, NAIROBI, Kenya, Apr 27 – The government has bowed to public pressure and moved to cushion vulnerable Kenyans against rising cost of living, with Prime Minister Raila Odinga announcing a further reduction on the price of kerosene by Sh5.66 per litre.
He told Parliament on Wednesday that the government had removed all taxes and levies on kerosene, following an earlier 30 percent cut on excise tax announced last week by Deputy Prime Minister Uhuru Kenyatta.
However the measures announced on Wednesday will require Parliament\’s approval through a Motion to be tabled in the House next week.
Mr Odinga told Parliament that the decision was reached because increased food prices were responsible for the 60 percent of the total inflation in the country.
"The Minister for Finance introduced measures that were taking effect immediately. The measures that I have announced here require Parliamentary sanction and that is why we will be coming with a Bill to zero-rate kerosene. As soon as that is done, then (the measures) will be implemented," he said.
This means that once the new prices take effect, a litre of kerosene, which is used by poor households for cooking and lighting, will now retail at Sh83.25 in Nairobi, Sh92.59 in Lokichogio and Sh95.77 in Mandera.
The Prime Minister told Parliament that the government had also reduced the profit margin on kerosene, diesel and petrol from Sh6 per litre to Sh4.
This means that the prices of these commodities will come down further in coming days.
The cost of petroleum products has risen by over Sh15 per litre in the last three months sparking public outrage and demonstrations from civil society activists.
This is because a rise in fuel prices affects every other aspect of the economy.
"Fuel and food prices are inter-related because when the price of fuel goes up all other prices go up. We have established that about 40 percent of the cost of food is attributable to the increase in the cost of transport and that is why we targeted fuel," the premier explained.
To further ease the burden on Kenyans, Mr Odinga said the government would abolish import duty on wheat and maize shipped in by private millers. He directed the National Cereals and Produce Board (NCPB) to provide its storage facilities for use by such millers.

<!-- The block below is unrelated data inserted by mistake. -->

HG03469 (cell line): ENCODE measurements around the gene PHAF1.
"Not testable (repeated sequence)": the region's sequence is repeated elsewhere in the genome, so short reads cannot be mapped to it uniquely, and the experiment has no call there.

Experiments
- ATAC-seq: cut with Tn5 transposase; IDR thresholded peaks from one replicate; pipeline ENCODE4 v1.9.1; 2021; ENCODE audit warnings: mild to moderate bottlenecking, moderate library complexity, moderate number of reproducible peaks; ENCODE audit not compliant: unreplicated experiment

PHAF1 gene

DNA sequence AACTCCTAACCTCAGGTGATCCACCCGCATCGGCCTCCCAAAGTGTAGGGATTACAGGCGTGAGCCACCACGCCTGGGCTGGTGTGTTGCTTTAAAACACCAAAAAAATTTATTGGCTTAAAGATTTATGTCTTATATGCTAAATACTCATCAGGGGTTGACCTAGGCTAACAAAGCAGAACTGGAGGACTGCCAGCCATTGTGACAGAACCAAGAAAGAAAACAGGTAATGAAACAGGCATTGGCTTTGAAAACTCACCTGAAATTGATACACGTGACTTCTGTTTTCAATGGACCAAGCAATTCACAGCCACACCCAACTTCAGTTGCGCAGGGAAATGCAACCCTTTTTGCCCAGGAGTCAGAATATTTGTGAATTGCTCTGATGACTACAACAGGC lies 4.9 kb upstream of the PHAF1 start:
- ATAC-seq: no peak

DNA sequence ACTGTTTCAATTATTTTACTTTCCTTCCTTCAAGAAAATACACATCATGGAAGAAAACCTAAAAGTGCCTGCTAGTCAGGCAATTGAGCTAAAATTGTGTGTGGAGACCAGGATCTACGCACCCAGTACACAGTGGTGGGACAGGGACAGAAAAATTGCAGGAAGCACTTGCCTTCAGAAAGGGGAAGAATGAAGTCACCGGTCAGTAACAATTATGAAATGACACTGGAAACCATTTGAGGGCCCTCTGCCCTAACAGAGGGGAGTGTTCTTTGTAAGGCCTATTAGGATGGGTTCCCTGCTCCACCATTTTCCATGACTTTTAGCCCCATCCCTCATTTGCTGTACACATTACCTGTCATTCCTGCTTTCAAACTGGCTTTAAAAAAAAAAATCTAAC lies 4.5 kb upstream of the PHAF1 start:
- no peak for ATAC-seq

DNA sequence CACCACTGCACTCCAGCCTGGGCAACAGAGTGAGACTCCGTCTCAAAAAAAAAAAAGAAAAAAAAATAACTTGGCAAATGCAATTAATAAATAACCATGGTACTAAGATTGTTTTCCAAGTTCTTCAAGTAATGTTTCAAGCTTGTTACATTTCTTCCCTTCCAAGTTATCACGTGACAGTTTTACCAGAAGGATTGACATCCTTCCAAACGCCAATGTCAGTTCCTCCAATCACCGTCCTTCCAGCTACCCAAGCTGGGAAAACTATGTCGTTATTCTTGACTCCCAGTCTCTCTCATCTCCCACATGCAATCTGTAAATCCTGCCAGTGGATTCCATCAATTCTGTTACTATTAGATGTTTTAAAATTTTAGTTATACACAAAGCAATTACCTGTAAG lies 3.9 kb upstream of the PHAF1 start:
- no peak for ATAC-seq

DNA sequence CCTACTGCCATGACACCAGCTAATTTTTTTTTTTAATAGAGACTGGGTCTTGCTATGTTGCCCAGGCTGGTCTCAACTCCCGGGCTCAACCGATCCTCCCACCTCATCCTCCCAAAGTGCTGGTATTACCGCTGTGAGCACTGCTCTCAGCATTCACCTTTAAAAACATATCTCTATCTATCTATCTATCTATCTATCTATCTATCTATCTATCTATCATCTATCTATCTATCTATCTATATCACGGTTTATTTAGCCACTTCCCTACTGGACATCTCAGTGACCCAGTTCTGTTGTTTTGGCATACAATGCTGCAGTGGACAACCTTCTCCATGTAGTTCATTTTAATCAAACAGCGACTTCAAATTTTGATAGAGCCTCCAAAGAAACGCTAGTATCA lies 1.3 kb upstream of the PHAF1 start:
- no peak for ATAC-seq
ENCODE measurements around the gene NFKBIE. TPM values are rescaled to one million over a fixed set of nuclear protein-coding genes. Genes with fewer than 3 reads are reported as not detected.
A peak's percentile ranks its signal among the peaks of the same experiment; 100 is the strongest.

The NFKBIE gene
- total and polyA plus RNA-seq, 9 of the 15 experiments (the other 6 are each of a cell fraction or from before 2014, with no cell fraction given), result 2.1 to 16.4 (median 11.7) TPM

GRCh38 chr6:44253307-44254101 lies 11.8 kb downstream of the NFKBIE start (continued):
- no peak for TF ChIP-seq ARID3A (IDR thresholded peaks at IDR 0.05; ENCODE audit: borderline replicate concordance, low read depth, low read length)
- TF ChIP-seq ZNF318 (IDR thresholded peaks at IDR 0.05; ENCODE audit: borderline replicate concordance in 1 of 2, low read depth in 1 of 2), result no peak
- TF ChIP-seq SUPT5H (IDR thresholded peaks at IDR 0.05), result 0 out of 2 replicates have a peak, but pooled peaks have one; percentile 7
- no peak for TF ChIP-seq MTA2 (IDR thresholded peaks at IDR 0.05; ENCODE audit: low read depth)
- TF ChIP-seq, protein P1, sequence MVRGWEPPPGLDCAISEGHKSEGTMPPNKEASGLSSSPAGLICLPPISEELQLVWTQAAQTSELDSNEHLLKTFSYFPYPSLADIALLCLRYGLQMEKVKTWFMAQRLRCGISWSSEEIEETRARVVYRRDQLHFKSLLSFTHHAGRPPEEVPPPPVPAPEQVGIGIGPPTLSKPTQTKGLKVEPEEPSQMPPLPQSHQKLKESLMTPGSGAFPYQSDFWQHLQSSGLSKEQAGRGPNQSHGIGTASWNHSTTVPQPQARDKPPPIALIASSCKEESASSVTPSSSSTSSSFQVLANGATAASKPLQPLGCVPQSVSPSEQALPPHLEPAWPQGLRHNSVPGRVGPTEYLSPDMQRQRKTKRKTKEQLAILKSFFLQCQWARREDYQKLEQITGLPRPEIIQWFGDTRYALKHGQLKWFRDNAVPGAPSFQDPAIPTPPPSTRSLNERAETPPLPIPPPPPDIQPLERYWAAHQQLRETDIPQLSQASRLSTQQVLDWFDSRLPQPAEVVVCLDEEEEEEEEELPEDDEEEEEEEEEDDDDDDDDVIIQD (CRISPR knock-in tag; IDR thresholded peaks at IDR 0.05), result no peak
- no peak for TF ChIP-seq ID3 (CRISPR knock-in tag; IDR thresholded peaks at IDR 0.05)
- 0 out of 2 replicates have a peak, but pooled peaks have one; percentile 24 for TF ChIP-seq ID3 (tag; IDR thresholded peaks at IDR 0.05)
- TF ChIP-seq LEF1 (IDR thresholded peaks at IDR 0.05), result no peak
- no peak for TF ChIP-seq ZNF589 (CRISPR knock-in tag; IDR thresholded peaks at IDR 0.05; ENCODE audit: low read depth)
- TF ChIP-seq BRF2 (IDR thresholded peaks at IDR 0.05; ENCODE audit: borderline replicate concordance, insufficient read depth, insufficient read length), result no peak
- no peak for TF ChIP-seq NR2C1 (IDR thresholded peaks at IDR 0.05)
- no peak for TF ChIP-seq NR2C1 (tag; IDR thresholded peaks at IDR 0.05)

He was quick to assure farmers that they would not be affected by this move but would help to ensure food availability for all. There is an estimated 23 million bags of maize currently in stock which includes about three million bags that is held at the NCPB.
"Given the high international prices, duty free import of maize and wheat will not adversely affect local farmers. Rather, together with the available stock of maize, private import will make sure that there will be adequate supply of maize throughout the year," he added.
For those living in drought stricken and drought-prone areas, the Government is expanding the famine relief assistance to cover more people and regions. A total of four million people will be covered up from the current 2.4 million people.
A social protection program to support the food insecure in urban areas is also in the works with a Memorandum on the Implementation of a Comprehensive Targeted Food Subsidy currently being before Cabinet. Once this proposal is approved, the government will expand the pilot programmes to providing Sh2,000 per month to 100,000 people in six informal settlements in Nairobi, Mombasa and Kisumu.
The government has been on the receiving end and accused of ignoring the plight of Kenyans many of whom are reeling under the weight of the high cost of living which has gone up from 3.8 percent in November last year to 9.2 percent in March this year.
Attempts to explain that the chaos in North Africa and Middle East was largely to blame for the skyrocketing fuel prices have fallen on deaf ears.
In turn, citizens through such bodies as the Central Organisation of Trade Unions have demanded that the government raise the minimum wage by 60 percent to cushion workers against inflationary pressures.
And while this call has been dismissed by private sector employers, the government has expressed a willingness to consider the request.
"The government has agreed to further increase the minimum wage, to be announced on Labour Day (this Sunday). Such increment should have come after two years, but we will do it now to address the sharp rise in the cost of living," divulged the Premier.
However, he pointed out that in future, the government would employ a structured way that of increasing wages that is based in productivity and not the cost of living.
"Resources are being provided by the Ministry of Labour to set up a productivity centre," he added.
This will be in addition to the development of clean energy so as to reduce dependency on fossil fuels.